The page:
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nobody needs that. and i think just -- they even said if somebody has a gut feeling, they can deny them access. so i think that people need to start doing that. they need to start denying people, maybe have a wait period, a longer wait period. i know that this is a controversial subject, but women who try to get an abortion have actually more restrictions than people who try to get guns. >> reporter: people leaning into the controversy, wanting to talk about this and pay their respects. this is the line of people just to get to an area behind me. they're waiting, we saw lines like this at the site of the school yesterday, as people waited for hours in the heat to pay their respects. you're seeing them bring flowers and people break out in spontaneous prayers, having those conversations and talking with them. there's a lot of grief, but there's that anger and that
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desire for more answers to the very obvious questions when you look at the breakdowns and what happened nearly a week ago, kate. >> i was struck by an interview that a couple of reporters, including a couple of reporters did with a man named richard small, who is a lifetime nra member, who owns a lot of guns, if you had asked him about the mass shootings before this, sandy hook, buffalo, he would have said don't do anything at all on guns. but this gentleman has grand kids, and he said that when he looked at one of the victims from uvalde, one of them looked just like his grandson. they could have been twins, he said. and something in him changed. he had an ar-15. he called the local police station in texas and he dropped it off. he said i don't want this thing any longer. it reminds me of what happened. nobody should have this. what i thought was really interesting, he said this is enough. we've got to control this thing. i'm never going to say all guns
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picked up or all that, but the regulations need some serious work, and i just wish the democrats and republicans would find some sort of middle ground here, because i'm just so tired of it. so i wonder, after this shooting, dion, if you're talking to anybody out there whose mind is starting to change a little bit on guns, and who should have what gun? >> reporter: yes. so you make a good point, shaq makes a good point. there are some people here who i spoke to here who said exactly things along those lines. the question is, is it going to be enough? there's a lot of people here who want new restrictions and more restrictions on gun control. the age of a person who can purchase automatic assault rifles. or should there be -- just more restrictions in general. and then there are also people who are staunch supporters of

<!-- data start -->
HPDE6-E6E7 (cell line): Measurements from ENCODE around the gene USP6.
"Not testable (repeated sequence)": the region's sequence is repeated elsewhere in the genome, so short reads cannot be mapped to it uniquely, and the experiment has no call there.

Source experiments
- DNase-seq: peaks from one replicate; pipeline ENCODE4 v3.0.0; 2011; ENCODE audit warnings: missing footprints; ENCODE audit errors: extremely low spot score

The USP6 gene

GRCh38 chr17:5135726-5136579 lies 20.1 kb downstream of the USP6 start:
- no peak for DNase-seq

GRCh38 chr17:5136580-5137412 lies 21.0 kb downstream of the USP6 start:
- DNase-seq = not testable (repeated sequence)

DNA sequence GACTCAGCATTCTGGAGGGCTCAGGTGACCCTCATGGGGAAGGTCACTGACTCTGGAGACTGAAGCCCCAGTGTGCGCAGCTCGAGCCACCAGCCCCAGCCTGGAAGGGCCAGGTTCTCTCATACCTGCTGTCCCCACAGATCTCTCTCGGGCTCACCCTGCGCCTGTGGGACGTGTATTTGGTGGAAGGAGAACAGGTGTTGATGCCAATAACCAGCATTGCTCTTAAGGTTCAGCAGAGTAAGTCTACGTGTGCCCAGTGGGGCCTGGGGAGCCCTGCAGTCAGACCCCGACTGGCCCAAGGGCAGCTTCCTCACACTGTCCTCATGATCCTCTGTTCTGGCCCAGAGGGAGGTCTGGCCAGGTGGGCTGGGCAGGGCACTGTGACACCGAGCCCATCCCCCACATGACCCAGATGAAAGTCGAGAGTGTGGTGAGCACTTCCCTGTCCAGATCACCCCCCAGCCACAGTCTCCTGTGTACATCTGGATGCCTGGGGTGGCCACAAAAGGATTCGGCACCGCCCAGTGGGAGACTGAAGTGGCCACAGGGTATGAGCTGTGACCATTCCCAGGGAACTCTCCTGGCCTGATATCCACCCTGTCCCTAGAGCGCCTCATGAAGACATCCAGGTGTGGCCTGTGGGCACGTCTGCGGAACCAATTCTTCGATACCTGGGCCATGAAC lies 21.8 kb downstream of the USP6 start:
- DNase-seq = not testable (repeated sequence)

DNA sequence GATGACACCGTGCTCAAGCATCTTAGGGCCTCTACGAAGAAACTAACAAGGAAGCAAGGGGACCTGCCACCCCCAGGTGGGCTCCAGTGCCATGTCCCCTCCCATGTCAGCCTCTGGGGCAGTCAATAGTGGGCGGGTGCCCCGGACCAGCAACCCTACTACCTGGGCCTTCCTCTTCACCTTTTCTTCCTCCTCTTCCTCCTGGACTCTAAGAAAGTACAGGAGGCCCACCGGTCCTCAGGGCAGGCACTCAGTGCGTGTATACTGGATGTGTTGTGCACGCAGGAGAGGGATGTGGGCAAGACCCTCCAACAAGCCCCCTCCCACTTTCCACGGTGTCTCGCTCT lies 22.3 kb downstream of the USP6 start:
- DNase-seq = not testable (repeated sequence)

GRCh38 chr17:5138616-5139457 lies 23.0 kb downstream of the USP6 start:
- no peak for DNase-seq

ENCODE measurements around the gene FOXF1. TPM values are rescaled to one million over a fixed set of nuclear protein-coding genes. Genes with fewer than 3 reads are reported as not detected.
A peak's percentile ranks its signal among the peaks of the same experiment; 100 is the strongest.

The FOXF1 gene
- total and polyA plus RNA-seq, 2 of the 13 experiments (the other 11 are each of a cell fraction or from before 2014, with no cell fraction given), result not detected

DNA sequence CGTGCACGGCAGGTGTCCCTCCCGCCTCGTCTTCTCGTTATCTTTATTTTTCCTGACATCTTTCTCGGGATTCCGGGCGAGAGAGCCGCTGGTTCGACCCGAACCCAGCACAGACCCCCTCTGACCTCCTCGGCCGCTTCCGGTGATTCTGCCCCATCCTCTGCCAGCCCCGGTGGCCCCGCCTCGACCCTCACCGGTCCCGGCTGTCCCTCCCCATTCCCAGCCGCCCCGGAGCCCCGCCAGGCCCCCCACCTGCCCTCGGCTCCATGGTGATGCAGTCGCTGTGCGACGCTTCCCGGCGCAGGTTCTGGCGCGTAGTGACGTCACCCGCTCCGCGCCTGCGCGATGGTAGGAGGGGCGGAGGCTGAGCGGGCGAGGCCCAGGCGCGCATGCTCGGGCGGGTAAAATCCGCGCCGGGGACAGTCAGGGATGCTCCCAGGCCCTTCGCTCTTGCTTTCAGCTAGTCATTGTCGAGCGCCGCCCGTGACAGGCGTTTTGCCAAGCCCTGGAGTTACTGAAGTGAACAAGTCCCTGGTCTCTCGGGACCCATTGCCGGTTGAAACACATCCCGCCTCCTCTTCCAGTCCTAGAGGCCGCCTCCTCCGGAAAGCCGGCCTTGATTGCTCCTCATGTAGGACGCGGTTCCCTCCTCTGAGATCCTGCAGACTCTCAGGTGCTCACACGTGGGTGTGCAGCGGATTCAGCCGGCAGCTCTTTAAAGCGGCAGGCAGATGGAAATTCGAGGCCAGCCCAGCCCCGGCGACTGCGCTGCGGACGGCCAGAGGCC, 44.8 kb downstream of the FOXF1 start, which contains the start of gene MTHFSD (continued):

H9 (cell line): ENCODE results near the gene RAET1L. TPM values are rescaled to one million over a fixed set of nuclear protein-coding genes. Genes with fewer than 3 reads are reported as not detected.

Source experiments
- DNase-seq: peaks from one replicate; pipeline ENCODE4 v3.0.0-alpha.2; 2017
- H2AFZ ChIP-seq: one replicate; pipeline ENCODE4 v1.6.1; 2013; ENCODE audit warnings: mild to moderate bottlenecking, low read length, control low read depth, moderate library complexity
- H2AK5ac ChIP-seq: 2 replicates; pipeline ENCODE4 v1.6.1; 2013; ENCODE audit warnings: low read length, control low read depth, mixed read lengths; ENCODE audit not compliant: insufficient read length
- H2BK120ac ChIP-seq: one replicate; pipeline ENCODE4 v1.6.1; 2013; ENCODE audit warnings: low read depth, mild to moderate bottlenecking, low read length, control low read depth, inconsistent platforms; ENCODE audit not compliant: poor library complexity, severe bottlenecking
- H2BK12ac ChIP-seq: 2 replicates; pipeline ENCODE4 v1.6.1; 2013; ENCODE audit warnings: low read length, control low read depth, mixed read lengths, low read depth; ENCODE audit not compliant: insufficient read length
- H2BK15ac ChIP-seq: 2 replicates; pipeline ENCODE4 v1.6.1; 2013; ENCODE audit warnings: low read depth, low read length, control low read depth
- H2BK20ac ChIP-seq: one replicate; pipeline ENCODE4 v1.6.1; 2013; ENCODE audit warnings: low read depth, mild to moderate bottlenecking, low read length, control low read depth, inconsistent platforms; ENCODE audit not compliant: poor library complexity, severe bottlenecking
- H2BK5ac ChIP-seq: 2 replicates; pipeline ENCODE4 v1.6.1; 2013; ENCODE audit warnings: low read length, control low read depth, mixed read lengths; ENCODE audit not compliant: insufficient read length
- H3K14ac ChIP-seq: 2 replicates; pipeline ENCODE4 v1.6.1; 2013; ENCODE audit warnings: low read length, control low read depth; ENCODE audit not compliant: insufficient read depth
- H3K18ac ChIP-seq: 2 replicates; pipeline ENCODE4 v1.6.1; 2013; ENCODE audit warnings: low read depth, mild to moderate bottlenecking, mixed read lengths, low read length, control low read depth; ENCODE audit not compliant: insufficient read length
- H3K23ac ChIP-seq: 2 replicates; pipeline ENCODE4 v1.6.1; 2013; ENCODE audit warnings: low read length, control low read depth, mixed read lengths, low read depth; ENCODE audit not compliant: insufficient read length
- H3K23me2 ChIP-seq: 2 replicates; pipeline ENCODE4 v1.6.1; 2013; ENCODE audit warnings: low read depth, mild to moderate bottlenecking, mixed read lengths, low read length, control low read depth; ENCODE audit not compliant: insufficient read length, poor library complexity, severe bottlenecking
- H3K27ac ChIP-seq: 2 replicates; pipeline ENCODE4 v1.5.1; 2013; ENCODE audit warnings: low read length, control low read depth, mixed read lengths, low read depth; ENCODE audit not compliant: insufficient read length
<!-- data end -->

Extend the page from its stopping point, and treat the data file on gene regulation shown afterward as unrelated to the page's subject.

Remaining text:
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the second amendment, who say what happened here is isolated, what happened here in buffalo is isolated. we love to hunt, we're responsible gun owners. so you have people who seem to be here on both sides of the fence. >> it was interesting, richard small also said this, i felt disassociated with it. it seemed like those other massacres, other mass shootings were on mars. it's not going to happen here, he said. and then it did. so that's one person who said it was isolated -- felt it was isolated until it happened close to him and he found some familiarity with one of the children. the families are going to start burying their loved ones, the 19 kids starting tomorrow. walk me through what we can expect. and i also read they're going to need facial reconstructionists, because the shooting was that bad.
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>> reporter: it's the reorientation of the worst nightmare that any family could ever imagine. i've been here for a week now. from the beginning, parents, they say they want honesty, transparency. they want to hear from their elected officials and certainly from the police force involved in uvalde, to explain why the response unfolded the way it did. that's what they want. and now, we're get thing breaking news today about the fact that peter aradando, the police chief for the school district, that city council meeting is canceled. it was going to be held tomorrow. so the one opportunity that we would have had to question public officials and to see what they might say about this tragedy, that's now out the window. i would also note, katie, a pr firm has been hired by the city of uvalde to answer any questions, which haven't been answered any way. so now they're trying to create a buffer zone between the press and city government, even though they haven't answered anything. the last press conference was last friday. so're trying to understand
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when we will get answers to our questions. i spoke with a grandfather of eliano torres, 10 years old. he loved to play softball. her grandfather purchased a glove for her. she loved tiktok, dance videos. we sat down with her cousin and they went through her videos together. it brought a lot of smiles, just a bright light, a shining star that was dimmed, according to her aunt. the grandfather wrote a letter to president biden and gave it to eliana's mother, his daughter. she gave it to president biden. here's what he said was in that letter. >> well, i was, you know, like out here to say we are one nation under god, and really we ain't no more. we're under guns. >> he has power to change it.